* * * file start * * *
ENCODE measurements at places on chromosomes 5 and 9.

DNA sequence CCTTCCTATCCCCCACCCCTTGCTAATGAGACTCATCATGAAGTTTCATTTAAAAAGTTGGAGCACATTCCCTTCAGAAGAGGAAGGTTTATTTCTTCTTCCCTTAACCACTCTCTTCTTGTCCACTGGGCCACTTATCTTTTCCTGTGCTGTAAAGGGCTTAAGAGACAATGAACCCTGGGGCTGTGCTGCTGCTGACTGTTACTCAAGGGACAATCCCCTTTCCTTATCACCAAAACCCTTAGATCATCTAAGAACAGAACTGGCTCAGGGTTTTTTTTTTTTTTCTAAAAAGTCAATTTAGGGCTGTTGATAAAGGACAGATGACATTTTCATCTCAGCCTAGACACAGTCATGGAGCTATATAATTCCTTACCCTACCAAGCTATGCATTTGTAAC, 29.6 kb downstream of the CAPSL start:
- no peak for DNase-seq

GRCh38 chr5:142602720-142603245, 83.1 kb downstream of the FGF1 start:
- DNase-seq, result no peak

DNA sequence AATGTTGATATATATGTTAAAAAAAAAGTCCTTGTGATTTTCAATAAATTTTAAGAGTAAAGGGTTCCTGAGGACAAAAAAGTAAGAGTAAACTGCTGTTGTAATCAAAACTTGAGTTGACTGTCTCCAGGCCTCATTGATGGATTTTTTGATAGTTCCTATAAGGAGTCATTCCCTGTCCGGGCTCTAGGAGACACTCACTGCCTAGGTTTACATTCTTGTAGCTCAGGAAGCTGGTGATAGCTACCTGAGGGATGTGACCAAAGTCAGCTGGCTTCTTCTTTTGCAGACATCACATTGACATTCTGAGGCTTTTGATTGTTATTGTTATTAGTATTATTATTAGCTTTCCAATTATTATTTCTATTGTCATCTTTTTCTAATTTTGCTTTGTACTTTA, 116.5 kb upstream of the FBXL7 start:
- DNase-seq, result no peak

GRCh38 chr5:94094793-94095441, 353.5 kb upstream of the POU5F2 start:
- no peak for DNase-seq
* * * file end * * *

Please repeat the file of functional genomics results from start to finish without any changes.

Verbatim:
ENCODE measurements at places on chromosomes 5 and 9.

DNA sequence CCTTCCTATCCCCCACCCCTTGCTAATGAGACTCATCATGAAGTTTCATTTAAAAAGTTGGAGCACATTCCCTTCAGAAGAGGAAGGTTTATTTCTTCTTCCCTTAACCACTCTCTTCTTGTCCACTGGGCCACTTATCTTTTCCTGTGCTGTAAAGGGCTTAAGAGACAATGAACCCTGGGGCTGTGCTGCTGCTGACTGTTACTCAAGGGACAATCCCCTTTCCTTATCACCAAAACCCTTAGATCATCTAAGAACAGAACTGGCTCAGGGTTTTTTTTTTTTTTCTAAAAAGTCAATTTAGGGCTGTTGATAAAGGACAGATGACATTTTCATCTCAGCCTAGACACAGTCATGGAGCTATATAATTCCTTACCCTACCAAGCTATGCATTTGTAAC, 29.6 kb downstream of the CAPSL start:
- no peak for DNase-seq

GRCh38 chr5:142602720-142603245, 83.1 kb downstream of the FGF1 start:
- DNase-seq, result no peak

DNA sequence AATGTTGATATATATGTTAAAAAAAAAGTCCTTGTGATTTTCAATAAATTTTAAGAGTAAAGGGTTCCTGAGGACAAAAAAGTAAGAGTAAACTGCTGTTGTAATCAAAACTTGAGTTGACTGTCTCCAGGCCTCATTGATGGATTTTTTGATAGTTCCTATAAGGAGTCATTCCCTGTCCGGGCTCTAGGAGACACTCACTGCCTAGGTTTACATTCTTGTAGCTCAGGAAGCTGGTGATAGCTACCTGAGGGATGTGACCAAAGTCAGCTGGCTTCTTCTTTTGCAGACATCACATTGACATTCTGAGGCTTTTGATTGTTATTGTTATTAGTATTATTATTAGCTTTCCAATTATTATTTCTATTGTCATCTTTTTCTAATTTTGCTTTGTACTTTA, 116.5 kb upstream of the FBXL7 start:
- DNase-seq, result no peak

GRCh38 chr5:94094793-94095441, 353.5 kb upstream of the POU5F2 start:
- no peak for DNase-seq